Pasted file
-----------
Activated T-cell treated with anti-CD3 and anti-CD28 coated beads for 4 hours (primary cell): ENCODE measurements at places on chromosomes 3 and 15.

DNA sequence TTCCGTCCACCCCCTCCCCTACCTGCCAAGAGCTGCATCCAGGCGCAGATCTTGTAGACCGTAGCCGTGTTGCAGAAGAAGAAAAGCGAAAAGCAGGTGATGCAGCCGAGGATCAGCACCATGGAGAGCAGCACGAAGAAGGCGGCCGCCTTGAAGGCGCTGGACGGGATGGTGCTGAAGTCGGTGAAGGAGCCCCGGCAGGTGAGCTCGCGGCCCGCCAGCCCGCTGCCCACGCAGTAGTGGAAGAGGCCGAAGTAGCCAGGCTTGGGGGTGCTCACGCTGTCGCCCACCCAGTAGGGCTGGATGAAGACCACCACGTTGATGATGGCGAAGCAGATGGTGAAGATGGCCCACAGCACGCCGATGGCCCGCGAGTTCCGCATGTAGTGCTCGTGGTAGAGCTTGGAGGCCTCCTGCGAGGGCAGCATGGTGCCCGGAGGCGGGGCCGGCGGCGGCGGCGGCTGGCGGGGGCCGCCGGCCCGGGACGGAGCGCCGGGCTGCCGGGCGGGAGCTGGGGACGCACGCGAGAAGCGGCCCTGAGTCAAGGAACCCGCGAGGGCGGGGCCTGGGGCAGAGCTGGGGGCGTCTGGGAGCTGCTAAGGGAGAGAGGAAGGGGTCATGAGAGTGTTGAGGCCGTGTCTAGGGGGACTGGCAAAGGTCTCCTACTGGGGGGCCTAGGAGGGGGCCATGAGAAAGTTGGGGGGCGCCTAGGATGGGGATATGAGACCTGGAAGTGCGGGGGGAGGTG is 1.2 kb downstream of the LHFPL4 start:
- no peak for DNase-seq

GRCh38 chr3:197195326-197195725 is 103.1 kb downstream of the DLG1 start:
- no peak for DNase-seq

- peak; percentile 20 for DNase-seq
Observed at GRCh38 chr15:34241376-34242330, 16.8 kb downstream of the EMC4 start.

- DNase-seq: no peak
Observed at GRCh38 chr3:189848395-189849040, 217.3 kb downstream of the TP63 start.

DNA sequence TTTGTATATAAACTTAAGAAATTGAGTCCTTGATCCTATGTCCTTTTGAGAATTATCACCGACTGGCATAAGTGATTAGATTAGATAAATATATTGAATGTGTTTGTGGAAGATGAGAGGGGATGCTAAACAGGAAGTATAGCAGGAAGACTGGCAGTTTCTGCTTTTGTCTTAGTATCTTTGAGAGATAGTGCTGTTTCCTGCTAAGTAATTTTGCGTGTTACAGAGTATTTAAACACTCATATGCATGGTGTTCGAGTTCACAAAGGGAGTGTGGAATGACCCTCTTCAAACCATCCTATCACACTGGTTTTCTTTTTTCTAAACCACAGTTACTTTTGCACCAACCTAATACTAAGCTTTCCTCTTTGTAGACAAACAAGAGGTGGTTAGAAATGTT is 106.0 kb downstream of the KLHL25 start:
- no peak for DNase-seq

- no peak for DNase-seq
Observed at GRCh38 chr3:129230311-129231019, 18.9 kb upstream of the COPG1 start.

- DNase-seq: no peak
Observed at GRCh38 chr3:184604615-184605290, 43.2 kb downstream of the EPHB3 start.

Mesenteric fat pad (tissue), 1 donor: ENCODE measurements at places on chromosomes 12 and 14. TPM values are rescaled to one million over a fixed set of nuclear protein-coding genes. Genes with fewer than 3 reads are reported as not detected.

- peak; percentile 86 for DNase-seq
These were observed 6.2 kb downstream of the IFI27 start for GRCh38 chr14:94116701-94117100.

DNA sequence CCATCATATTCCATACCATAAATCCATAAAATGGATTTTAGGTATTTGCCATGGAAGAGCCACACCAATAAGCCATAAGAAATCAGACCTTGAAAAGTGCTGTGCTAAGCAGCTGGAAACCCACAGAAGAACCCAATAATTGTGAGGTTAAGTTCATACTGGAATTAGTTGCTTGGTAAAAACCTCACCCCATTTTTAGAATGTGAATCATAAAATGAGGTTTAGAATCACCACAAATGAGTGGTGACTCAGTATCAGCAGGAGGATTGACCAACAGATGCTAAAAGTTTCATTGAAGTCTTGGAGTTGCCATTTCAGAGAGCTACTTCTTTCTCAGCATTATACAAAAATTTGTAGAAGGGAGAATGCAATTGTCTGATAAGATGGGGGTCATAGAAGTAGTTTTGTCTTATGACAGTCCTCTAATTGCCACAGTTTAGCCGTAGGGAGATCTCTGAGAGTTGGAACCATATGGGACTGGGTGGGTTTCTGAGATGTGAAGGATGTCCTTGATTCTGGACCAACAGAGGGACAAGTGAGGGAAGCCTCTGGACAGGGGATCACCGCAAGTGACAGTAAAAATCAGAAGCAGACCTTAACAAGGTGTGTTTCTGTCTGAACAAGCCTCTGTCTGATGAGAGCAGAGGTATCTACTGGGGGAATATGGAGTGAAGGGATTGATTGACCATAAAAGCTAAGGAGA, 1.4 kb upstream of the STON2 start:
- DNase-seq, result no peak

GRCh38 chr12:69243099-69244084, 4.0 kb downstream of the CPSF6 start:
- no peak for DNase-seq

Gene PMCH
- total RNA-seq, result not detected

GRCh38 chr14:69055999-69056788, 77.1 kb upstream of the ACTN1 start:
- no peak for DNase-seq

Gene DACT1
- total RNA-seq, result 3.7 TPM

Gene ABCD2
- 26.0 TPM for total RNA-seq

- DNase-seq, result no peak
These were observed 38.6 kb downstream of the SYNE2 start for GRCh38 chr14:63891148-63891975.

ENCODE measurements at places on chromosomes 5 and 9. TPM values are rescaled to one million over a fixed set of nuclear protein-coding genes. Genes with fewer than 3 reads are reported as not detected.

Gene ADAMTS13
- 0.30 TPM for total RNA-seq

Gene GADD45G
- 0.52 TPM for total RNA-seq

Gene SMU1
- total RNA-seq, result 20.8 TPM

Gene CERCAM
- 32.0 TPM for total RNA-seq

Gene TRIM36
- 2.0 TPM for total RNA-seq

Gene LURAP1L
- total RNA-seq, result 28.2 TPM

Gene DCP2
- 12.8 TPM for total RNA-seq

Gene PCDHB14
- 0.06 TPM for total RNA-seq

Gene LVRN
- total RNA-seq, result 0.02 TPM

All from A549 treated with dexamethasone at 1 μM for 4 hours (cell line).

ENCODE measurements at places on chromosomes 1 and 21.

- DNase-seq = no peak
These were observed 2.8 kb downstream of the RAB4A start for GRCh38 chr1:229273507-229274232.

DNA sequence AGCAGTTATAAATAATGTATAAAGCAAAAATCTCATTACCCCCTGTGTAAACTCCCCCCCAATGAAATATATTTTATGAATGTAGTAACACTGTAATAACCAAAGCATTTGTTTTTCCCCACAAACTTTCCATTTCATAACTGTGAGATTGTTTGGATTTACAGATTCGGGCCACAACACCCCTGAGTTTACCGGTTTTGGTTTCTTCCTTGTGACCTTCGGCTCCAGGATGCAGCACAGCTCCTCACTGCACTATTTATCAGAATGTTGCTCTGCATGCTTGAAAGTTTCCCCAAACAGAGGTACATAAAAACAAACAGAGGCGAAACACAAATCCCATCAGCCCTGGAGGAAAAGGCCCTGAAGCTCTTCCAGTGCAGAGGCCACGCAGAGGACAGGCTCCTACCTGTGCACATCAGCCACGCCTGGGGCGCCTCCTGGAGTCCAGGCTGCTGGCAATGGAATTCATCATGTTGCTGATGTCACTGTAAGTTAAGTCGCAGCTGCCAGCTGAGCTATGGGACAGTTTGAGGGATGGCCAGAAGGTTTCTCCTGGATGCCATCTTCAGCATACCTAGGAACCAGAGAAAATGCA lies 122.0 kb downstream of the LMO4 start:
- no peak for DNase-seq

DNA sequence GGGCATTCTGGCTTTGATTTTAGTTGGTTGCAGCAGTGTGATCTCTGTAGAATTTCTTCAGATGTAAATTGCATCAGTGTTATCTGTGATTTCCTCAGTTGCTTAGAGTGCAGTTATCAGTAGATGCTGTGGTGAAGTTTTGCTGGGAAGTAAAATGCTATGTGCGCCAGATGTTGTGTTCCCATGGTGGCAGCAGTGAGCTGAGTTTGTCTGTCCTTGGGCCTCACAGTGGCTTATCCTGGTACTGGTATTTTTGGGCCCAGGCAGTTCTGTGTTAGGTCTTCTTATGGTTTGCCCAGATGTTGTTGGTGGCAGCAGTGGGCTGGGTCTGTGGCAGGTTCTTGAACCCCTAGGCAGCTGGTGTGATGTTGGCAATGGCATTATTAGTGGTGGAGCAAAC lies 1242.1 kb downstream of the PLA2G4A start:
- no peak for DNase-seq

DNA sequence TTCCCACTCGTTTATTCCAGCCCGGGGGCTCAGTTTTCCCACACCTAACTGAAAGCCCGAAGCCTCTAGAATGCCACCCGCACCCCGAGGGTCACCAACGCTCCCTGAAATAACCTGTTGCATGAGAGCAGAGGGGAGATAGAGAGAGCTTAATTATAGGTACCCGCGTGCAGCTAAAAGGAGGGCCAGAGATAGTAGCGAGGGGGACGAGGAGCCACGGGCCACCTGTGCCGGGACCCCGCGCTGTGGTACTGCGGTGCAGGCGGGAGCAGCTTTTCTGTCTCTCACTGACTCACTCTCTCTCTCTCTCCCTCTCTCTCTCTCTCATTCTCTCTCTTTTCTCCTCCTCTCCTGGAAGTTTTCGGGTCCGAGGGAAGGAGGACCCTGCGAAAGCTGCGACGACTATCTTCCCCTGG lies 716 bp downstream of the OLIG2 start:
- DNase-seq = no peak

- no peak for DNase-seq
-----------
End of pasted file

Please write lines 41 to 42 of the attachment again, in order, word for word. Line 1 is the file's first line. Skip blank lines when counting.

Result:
- 32.0 TPM for total RNA-seq

Gene TRIM36